Beta Globin and Junk

Human beta globin has held a special place in my heart due to its rather prominent role in the Evolution-Creation 'debate'. It just got a neat evolutionary upgrade :)

Humans have one kind of hemoglobin when they are infants which has a higher affinity for O2 (alpha globin + gamma globin), because it makes it easier to steal O2 from their mom. Once the babies are out in the real world for a few months, they slowly but steadily shift from making the gamma globin to beta globin, the adult hemoglobin (alpha globin + beta globin).

This transition is a problem for kids with sickle-cell. Their gamma globin subunit is totally fine... but once they transition to using the beta subunit, all hell breaks loose. The mutated betas get together to form fibers that misshape red blood cells (ie, sickle-shaped).

Gene therapy, replacing the 'bad' gene with a normally functioning gene, would be a marvelous future option for people with sickle-cell (or designer babies for people who carry the gene), but an option we are pursuing today is how to get people with sickle cell to stop/reduce their production of the beta subunit, and go back to using their fully normal gamma subunit. Even if you can only slightly alter the ratio of gamma:beta, you could provide a useful therapeutic effect for people with sickle-cell-- If there is a lot of gamma subunit floating around, then the malfunctioning beta subunits cannot form those fibers as easily.

A neat paper came out earlier this month that help explains the how/why of the gamma-->beta subunit switch in humans, and might give us some ideas on how to alter it:

Long-range function of an intergenic retrotransposon

Turns out, in between the gamma gene and the beta gene, there is a solo LTR. This retroviral promoter competes with the gamma globulin promoter, slowly but surely siphoning off the shared transcription factors, and transferring them to the beta globin promoter. Thus this ERV LTR helps us make the beta subunit instead of the gamma.

When scientists transferred the human hemoglobin locus into mice (mice dont have a gamma, so they couldnt just do this straight in mice), whenever the ERV LTR was deleted, the mice had less beta subunit, and more gamma, well past the point in time after birth they should have switched. In the mice that got the full locus, they transitioned from gamma-->beta normally, like humans do.

This not only provides an alternative pathway for future gene therapy, but it provides a new avenue we can pursue now-- Maybe epigenetic modifying drugs could turn down this ERV LTR? Provide some kind of shift back to gamma? But maybe not...? It might be worth trying in people with frequent, painful attacks.

This is also cool evolutionarily. Higher primates (chimpanzees, orangutans, etc) do have this solo LTR, and theyve co-opted it for the gamma-->beta transition. Monkeys dont have this solo LTR, but they still transition just fine, but if you transfer the plain-ol human hemoglobin locus to mice, it doesnt work perfectly. Monkeys figured out a different way to do the transition, outside of the simple locus. So two branches of the evolutionary tree 'figured out' different answers to the same problem: how to stop making gamma, and start making beta. Thats super cool!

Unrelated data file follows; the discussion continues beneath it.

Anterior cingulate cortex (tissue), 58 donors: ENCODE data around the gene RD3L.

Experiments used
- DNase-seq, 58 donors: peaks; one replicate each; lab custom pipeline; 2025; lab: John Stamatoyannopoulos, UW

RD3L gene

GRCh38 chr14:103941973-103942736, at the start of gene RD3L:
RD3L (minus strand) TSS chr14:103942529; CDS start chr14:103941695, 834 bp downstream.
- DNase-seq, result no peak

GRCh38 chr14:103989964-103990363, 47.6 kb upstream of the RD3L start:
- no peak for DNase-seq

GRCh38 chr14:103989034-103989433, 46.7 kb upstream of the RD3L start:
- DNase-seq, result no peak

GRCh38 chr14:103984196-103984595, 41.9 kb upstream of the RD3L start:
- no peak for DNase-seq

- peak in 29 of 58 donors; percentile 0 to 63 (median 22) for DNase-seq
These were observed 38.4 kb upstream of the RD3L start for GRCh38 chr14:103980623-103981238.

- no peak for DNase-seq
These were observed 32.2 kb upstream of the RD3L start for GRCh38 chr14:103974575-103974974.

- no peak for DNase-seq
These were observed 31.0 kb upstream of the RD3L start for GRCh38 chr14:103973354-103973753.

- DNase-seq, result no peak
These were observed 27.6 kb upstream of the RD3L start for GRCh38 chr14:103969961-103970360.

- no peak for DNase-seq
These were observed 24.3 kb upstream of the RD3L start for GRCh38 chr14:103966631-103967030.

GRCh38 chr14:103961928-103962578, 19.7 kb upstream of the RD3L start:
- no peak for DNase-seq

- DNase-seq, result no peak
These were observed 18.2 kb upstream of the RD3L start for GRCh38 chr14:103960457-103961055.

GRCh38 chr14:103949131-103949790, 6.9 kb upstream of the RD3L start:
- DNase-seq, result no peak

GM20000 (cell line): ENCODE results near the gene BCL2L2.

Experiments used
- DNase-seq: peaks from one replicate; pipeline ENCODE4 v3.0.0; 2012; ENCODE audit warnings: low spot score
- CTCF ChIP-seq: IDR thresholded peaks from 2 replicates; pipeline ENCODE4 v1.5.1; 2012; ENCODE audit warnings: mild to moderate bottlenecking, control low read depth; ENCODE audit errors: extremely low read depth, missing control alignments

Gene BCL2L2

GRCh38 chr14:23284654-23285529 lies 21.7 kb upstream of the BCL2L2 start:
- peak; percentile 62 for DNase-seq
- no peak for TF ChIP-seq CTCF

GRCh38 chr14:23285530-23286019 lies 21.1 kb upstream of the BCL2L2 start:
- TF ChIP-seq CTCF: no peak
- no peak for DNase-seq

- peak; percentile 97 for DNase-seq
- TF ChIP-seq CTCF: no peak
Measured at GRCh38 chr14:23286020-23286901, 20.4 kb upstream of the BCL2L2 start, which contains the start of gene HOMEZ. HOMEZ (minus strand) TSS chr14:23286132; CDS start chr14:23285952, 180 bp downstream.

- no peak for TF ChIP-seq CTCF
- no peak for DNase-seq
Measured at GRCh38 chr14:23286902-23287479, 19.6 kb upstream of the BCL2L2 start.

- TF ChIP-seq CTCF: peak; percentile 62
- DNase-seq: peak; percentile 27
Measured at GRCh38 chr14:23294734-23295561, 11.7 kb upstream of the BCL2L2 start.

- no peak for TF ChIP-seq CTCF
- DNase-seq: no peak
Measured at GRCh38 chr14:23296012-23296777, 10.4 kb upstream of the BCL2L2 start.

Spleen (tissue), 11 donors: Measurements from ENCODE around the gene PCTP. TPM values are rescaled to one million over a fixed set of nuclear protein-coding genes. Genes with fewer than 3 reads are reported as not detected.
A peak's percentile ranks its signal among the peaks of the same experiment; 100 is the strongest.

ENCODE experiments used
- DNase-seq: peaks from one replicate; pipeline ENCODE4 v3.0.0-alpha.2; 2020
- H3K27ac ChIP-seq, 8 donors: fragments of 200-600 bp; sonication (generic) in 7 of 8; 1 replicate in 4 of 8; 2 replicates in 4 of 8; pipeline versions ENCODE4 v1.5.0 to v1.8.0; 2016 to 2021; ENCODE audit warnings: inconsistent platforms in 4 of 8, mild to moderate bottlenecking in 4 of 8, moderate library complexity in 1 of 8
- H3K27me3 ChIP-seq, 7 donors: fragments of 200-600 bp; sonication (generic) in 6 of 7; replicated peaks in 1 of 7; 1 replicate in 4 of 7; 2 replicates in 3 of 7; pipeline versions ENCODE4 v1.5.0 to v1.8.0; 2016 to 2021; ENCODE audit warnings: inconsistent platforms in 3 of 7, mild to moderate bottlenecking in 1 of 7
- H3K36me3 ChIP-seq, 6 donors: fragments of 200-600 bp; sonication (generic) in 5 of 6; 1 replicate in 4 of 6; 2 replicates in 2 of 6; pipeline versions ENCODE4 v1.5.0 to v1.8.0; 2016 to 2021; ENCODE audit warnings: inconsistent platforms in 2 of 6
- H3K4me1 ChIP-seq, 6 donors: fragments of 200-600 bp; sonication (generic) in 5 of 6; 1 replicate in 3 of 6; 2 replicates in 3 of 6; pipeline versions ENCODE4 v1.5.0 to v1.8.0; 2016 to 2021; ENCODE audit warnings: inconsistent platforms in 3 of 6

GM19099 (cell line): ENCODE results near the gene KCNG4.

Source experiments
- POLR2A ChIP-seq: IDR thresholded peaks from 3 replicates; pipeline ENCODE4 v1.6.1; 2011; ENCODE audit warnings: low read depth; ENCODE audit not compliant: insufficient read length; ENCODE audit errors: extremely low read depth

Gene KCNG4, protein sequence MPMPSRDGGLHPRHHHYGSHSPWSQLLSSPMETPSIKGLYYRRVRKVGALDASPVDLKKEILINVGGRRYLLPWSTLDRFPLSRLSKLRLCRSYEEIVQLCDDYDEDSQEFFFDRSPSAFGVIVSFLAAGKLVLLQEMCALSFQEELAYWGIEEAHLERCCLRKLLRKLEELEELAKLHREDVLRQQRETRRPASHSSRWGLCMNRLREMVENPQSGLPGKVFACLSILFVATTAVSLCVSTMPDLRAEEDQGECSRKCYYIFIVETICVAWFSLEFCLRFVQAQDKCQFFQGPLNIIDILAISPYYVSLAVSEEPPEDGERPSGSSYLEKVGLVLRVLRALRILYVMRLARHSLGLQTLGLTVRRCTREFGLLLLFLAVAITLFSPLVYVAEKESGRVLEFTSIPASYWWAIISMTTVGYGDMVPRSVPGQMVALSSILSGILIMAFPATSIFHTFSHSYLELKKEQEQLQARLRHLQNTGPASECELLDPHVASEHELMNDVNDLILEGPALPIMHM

Whats funny is how Creationists are dealing with this finding. They have no idea what this paper says/means, so they are just sticking with Creationist Claims About ERVs, #6.

The 'Junk DNA' Paradigm Continues To Collapse As New Functions Are Discovered For Retrotransposons.The literature continues to flood in demonstrating that so-called 'junk' regions of the genome are not junk after all, but serve significant and important functions.

You see, since 1:4,000 of a family of LTRs has been co-opted for use within some hosts (its not necessary in other hosts, and sometimes it is bothersome in the host it has been co-opted in) 4,000:4,000 are 100% useful and perfectly designed. Therefore, there is no such thing as junk DNA, and Jesus Christ is our Lord and Savior and died on The Cross for our sins.



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Abbie, do you know if it is still true that sickle cell is adaptive against malaria, or did that get debunked?

Of course I can find the answer from Google, but I'd like expert commentary...

By Gabriel Hanna (not verified) on 26 Jul 2010 #permalink

Histone Deacetylase Inhibitors can be used to upregulate fetal hemoglobin and have low side effects. I don't know how well they work on a clinical level, but HDACs are much easier and less messy to manipulate than methylases.

Gabriel, being a carrier of the sickle cell gene is strongly adaptive against malaria.

If the gene for gamma hemoglobin is effectively down regulated by competition for a scarce precursor, would it make sense to flood the system with the precursor? Or will that just make extra beta fibers too?

@Gabriel Hanna:
Sickle-cell is adaptive. Heterozygote advantage (resistance as Hh, sickle-cell as hh, malaria as HH) results in natural selection actively maintaining the polymorphism.